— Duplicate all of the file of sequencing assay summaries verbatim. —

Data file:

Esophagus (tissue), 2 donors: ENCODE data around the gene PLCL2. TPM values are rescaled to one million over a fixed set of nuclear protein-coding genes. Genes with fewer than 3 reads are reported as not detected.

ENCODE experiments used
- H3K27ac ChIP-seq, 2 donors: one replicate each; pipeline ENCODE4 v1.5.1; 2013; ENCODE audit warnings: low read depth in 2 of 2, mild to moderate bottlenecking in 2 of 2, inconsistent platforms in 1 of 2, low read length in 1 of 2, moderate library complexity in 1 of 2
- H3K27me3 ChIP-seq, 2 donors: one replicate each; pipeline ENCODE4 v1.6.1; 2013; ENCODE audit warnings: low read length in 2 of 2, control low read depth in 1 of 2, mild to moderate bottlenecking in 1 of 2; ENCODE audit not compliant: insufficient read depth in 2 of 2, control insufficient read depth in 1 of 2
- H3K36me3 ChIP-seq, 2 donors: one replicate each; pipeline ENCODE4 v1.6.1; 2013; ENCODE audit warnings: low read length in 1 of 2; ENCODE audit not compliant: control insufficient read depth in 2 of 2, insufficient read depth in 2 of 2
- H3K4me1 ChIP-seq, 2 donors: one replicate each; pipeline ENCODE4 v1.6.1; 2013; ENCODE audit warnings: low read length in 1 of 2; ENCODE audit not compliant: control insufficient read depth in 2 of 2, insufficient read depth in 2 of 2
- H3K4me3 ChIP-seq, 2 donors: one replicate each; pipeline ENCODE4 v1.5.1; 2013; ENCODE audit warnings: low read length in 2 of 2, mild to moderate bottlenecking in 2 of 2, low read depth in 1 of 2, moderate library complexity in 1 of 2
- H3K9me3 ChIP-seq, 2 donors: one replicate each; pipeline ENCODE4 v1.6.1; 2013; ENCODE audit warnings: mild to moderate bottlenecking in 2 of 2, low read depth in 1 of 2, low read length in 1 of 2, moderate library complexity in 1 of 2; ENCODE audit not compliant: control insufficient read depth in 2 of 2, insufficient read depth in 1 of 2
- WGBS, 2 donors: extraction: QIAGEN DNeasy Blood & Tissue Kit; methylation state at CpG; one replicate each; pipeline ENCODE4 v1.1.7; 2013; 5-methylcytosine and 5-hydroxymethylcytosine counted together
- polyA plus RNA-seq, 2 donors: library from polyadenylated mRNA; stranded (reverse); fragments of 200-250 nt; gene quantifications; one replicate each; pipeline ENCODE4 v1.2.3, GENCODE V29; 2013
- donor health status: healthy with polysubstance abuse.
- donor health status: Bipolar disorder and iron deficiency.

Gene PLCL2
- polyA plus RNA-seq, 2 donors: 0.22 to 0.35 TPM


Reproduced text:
Esophagus (tissue), 2 donors: ENCODE data around the gene PLCL2. TPM values are rescaled to one million over a fixed set of nuclear protein-coding genes. Genes with fewer than 3 reads are reported as not detected.

ENCODE experiments used
- H3K27ac ChIP-seq, 2 donors: one replicate each; pipeline ENCODE4 v1.5.1; 2013; ENCODE audit warnings: low read depth in 2 of 2, mild to moderate bottlenecking in 2 of 2, inconsistent platforms in 1 of 2, low read length in 1 of 2, moderate library complexity in 1 of 2
- H3K27me3 ChIP-seq, 2 donors: one replicate each; pipeline ENCODE4 v1.6.1; 2013; ENCODE audit warnings: low read length in 2 of 2, control low read depth in 1 of 2, mild to moderate bottlenecking in 1 of 2; ENCODE audit not compliant: insufficient read depth in 2 of 2, control insufficient read depth in 1 of 2
- H3K36me3 ChIP-seq, 2 donors: one replicate each; pipeline ENCODE4 v1.6.1; 2013; ENCODE audit warnings: low read length in 1 of 2; ENCODE audit not compliant: control insufficient read depth in 2 of 2, insufficient read depth in 2 of 2
- H3K4me1 ChIP-seq, 2 donors: one replicate each; pipeline ENCODE4 v1.6.1; 2013; ENCODE audit warnings: low read length in 1 of 2; ENCODE audit not compliant: control insufficient read depth in 2 of 2, insufficient read depth in 2 of 2
- H3K4me3 ChIP-seq, 2 donors: one replicate each; pipeline ENCODE4 v1.5.1; 2013; ENCODE audit warnings: low read length in 2 of 2, mild to moderate bottlenecking in 2 of 2, low read depth in 1 of 2, moderate library complexity in 1 of 2
- H3K9me3 ChIP-seq, 2 donors: one replicate each; pipeline ENCODE4 v1.6.1; 2013; ENCODE audit warnings: mild to moderate bottlenecking in 2 of 2, low read depth in 1 of 2, low read length in 1 of 2, moderate library complexity in 1 of 2; ENCODE audit not compliant: control insufficient read depth in 2 of 2, insufficient read depth in 1 of 2
- WGBS, 2 donors: extraction: QIAGEN DNeasy Blood & Tissue Kit; methylation state at CpG; one replicate each; pipeline ENCODE4 v1.1.7; 2013; 5-methylcytosine and 5-hydroxymethylcytosine counted together
- polyA plus RNA-seq, 2 donors: library from polyadenylated mRNA; stranded (reverse); fragments of 200-250 nt; gene quantifications; one replicate each; pipeline ENCODE4 v1.2.3, GENCODE V29; 2013
- donor health status: healthy with polysubstance abuse.
- donor health status: Bipolar disorder and iron deficiency.

Gene PLCL2
- polyA plus RNA-seq, 2 donors: 0.22 to 0.35 TPM